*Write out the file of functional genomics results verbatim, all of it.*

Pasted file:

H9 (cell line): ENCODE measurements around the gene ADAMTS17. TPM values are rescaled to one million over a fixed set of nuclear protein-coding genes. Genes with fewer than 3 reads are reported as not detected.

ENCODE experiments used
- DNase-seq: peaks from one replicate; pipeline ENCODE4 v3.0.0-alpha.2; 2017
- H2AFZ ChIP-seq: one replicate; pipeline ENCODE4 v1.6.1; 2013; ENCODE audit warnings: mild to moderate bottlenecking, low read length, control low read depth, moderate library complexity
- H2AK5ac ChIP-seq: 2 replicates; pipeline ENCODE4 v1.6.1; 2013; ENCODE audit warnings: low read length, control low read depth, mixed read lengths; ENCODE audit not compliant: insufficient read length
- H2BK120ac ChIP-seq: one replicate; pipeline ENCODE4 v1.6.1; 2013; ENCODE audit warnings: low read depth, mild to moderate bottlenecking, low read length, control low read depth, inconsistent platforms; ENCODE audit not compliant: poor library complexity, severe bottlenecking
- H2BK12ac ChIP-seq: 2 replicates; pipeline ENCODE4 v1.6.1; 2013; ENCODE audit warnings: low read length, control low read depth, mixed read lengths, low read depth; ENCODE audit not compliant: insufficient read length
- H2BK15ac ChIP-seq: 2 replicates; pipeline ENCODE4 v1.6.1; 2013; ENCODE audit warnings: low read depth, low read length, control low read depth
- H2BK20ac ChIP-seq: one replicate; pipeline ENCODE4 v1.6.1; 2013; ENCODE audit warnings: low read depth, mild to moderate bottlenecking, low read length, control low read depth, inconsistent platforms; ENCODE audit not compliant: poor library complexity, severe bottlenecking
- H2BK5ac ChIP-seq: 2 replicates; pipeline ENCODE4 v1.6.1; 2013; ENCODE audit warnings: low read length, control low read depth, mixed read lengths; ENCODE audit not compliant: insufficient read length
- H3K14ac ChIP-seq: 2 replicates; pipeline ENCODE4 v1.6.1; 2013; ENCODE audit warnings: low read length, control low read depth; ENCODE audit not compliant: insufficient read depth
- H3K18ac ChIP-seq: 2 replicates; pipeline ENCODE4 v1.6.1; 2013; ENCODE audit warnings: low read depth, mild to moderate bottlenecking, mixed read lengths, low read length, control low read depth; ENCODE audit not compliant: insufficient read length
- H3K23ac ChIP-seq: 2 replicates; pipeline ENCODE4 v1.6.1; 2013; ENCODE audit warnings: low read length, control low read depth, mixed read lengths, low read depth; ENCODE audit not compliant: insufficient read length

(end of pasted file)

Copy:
H9 (cell line): ENCODE measurements around the gene ADAMTS17. TPM values are rescaled to one million over a fixed set of nuclear protein-coding genes. Genes with fewer than 3 reads are reported as not detected.

ENCODE experiments used
- DNase-seq: peaks from one replicate; pipeline ENCODE4 v3.0.0-alpha.2; 2017
- H2AFZ ChIP-seq: one replicate; pipeline ENCODE4 v1.6.1; 2013; ENCODE audit warnings: mild to moderate bottlenecking, low read length, control low read depth, moderate library complexity
- H2AK5ac ChIP-seq: 2 replicates; pipeline ENCODE4 v1.6.1; 2013; ENCODE audit warnings: low read length, control low read depth, mixed read lengths; ENCODE audit not compliant: insufficient read length
- H2BK120ac ChIP-seq: one replicate; pipeline ENCODE4 v1.6.1; 2013; ENCODE audit warnings: low read depth, mild to moderate bottlenecking, low read length, control low read depth, inconsistent platforms; ENCODE audit not compliant: poor library complexity, severe bottlenecking
- H2BK12ac ChIP-seq: 2 replicates; pipeline ENCODE4 v1.6.1; 2013; ENCODE audit warnings: low read length, control low read depth, mixed read lengths, low read depth; ENCODE audit not compliant: insufficient read length
- H2BK15ac ChIP-seq: 2 replicates; pipeline ENCODE4 v1.6.1; 2013; ENCODE audit warnings: low read depth, low read length, control low read depth
- H2BK20ac ChIP-seq: one replicate; pipeline ENCODE4 v1.6.1; 2013; ENCODE audit warnings: low read depth, mild to moderate bottlenecking, low read length, control low read depth, inconsistent platforms; ENCODE audit not compliant: poor library complexity, severe bottlenecking
- H2BK5ac ChIP-seq: 2 replicates; pipeline ENCODE4 v1.6.1; 2013; ENCODE audit warnings: low read length, control low read depth, mixed read lengths; ENCODE audit not compliant: insufficient read length
- H3K14ac ChIP-seq: 2 replicates; pipeline ENCODE4 v1.6.1; 2013; ENCODE audit warnings: low read length, control low read depth; ENCODE audit not compliant: insufficient read depth
- H3K18ac ChIP-seq: 2 replicates; pipeline ENCODE4 v1.6.1; 2013; ENCODE audit warnings: low read depth, mild to moderate bottlenecking, mixed read lengths, low read length, control low read depth; ENCODE audit not compliant: insufficient read length
- H3K23ac ChIP-seq: 2 replicates; pipeline ENCODE4 v1.6.1; 2013; ENCODE audit warnings: low read length, control low read depth, mixed read lengths, low read depth; ENCODE audit not compliant: insufficient read length